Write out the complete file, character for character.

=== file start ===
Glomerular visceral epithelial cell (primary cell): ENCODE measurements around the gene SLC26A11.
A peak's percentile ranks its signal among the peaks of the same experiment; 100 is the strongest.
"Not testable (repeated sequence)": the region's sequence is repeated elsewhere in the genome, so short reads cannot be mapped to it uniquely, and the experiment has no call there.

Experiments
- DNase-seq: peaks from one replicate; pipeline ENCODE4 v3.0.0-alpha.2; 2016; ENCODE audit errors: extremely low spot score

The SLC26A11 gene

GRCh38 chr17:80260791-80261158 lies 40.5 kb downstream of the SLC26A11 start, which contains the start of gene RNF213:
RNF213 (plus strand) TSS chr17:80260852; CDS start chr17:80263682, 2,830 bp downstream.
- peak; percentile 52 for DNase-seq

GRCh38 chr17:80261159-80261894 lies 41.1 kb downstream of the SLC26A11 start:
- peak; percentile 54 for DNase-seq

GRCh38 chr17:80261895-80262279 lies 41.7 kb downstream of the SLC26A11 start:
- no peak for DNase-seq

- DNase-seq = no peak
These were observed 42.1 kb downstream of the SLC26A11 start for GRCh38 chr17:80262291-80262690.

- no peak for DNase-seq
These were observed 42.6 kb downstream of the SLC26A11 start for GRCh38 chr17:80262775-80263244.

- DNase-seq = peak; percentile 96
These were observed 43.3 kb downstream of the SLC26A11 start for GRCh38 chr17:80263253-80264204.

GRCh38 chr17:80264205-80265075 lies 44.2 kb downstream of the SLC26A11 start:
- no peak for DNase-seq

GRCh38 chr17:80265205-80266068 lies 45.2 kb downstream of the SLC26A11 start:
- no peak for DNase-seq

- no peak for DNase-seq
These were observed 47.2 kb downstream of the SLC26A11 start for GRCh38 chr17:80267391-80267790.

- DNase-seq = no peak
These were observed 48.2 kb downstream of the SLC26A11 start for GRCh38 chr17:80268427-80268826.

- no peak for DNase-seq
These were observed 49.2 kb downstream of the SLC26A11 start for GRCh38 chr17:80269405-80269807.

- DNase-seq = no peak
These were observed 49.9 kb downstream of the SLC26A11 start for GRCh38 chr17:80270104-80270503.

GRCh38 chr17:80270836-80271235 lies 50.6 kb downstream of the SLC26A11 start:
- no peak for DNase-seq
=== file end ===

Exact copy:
Glomerular visceral epithelial cell (primary cell): ENCODE measurements around the gene SLC26A11.
A peak's percentile ranks its signal among the peaks of the same experiment; 100 is the strongest.
"Not testable (repeated sequence)": the region's sequence is repeated elsewhere in the genome, so short reads cannot be mapped to it uniquely, and the experiment has no call there.

Experiments
- DNase-seq: peaks from one replicate; pipeline ENCODE4 v3.0.0-alpha.2; 2016; ENCODE audit errors: extremely low spot score

The SLC26A11 gene

GRCh38 chr17:80260791-80261158 lies 40.5 kb downstream of the SLC26A11 start, which contains the start of gene RNF213:
RNF213 (plus strand) TSS chr17:80260852; CDS start chr17:80263682, 2,830 bp downstream.
- peak; percentile 52 for DNase-seq

GRCh38 chr17:80261159-80261894 lies 41.1 kb downstream of the SLC26A11 start:
- peak; percentile 54 for DNase-seq

GRCh38 chr17:80261895-80262279 lies 41.7 kb downstream of the SLC26A11 start:
- no peak for DNase-seq

- DNase-seq = no peak
These were observed 42.1 kb downstream of the SLC26A11 start for GRCh38 chr17:80262291-80262690.

- no peak for DNase-seq
These were observed 42.6 kb downstream of the SLC26A11 start for GRCh38 chr17:80262775-80263244.

- DNase-seq = peak; percentile 96
These were observed 43.3 kb downstream of the SLC26A11 start for GRCh38 chr17:80263253-80264204.

GRCh38 chr17:80264205-80265075 lies 44.2 kb downstream of the SLC26A11 start:
- no peak for DNase-seq

GRCh38 chr17:80265205-80266068 lies 45.2 kb downstream of the SLC26A11 start:
- no peak for DNase-seq

- no peak for DNase-seq
These were observed 47.2 kb downstream of the SLC26A11 start for GRCh38 chr17:80267391-80267790.

- DNase-seq = no peak
These were observed 48.2 kb downstream of the SLC26A11 start for GRCh38 chr17:80268427-80268826.

- no peak for DNase-seq
These were observed 49.2 kb downstream of the SLC26A11 start for GRCh38 chr17:80269405-80269807.

- DNase-seq = no peak
These were observed 49.9 kb downstream of the SLC26A11 start for GRCh38 chr17:80270104-80270503.

GRCh38 chr17:80270836-80271235 lies 50.6 kb downstream of the SLC26A11 start:
- no peak for DNase-seq